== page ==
Entrepreneurs face unequal challenges even before getting in an investor's door. Our data illustrates disparity, even in the field of social innovation.
Right now, I am en route to my graduation ceremony (wearing a baby blue cap and gown borrowed from a colleague-a former Columbia grad student herself).
As I approach my graduation—both physically and figuratively—I remember the brave face I put on when I graduated from undergraduate school (pictured) over a decade ago. The truth is that I was nothing short of terrified. I knew that I wanted to do big things after school, that I wanted a purpose-driven career and life, but I had absolutely no idea how to get there. And no one else seemed to be able to tell me how to get there either.
Over the years, I managed to create a career that was just right for me, finding a role that is perfect for me in an organization I love. But it was not without struggle. And a lot of introspection.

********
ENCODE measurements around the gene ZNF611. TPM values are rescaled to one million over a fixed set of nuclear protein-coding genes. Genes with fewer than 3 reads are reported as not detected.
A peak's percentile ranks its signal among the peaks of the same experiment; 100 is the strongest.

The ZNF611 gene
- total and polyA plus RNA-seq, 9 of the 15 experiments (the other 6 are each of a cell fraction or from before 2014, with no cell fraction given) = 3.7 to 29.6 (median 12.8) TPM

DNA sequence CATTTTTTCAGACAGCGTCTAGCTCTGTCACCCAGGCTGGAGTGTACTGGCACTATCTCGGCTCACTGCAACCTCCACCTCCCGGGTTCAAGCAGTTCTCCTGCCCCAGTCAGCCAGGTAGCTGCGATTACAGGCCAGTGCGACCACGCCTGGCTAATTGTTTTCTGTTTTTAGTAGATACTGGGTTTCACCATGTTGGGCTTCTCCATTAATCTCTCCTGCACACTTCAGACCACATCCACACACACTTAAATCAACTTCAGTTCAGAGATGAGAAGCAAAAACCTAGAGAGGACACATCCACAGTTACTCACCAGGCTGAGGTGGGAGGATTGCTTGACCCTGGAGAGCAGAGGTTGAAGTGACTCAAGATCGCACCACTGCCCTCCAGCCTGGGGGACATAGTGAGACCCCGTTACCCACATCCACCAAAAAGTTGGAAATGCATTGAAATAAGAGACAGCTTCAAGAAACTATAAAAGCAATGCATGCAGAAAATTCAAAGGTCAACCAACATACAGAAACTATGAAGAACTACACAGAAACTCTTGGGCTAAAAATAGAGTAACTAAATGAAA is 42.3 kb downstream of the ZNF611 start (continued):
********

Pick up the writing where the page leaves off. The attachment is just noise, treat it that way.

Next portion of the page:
Today, my friend Britt Bravo tells me she launched a challenge on her blog Have Fun Do Good. She asked people to nominate a young person just starting out on their career path, someone who would benefit from a bit of help creating a meaningful career. The winners receive a copy of Work on Purpose, which I wrote to help people navigate the questions I didn’t know how to navigate myself many years ago. To enter, just leave a comment on her blog describing why a young graduate you care about needs this book. The deadline to leave a comment is May 31.
I may not be able to help those in their twenties navigate everythingI had to go through in those years, but I can help them with this. And as I travel to my graduation ceremony, it occurs to me: that is a lot.
Bringing about dramatic and lasting social change requires lifelong leadership and learning lessons along the way.
Echoing Green focuses on finding stellar individuals who can carry their ideas and explain why they have what it takes to succeed.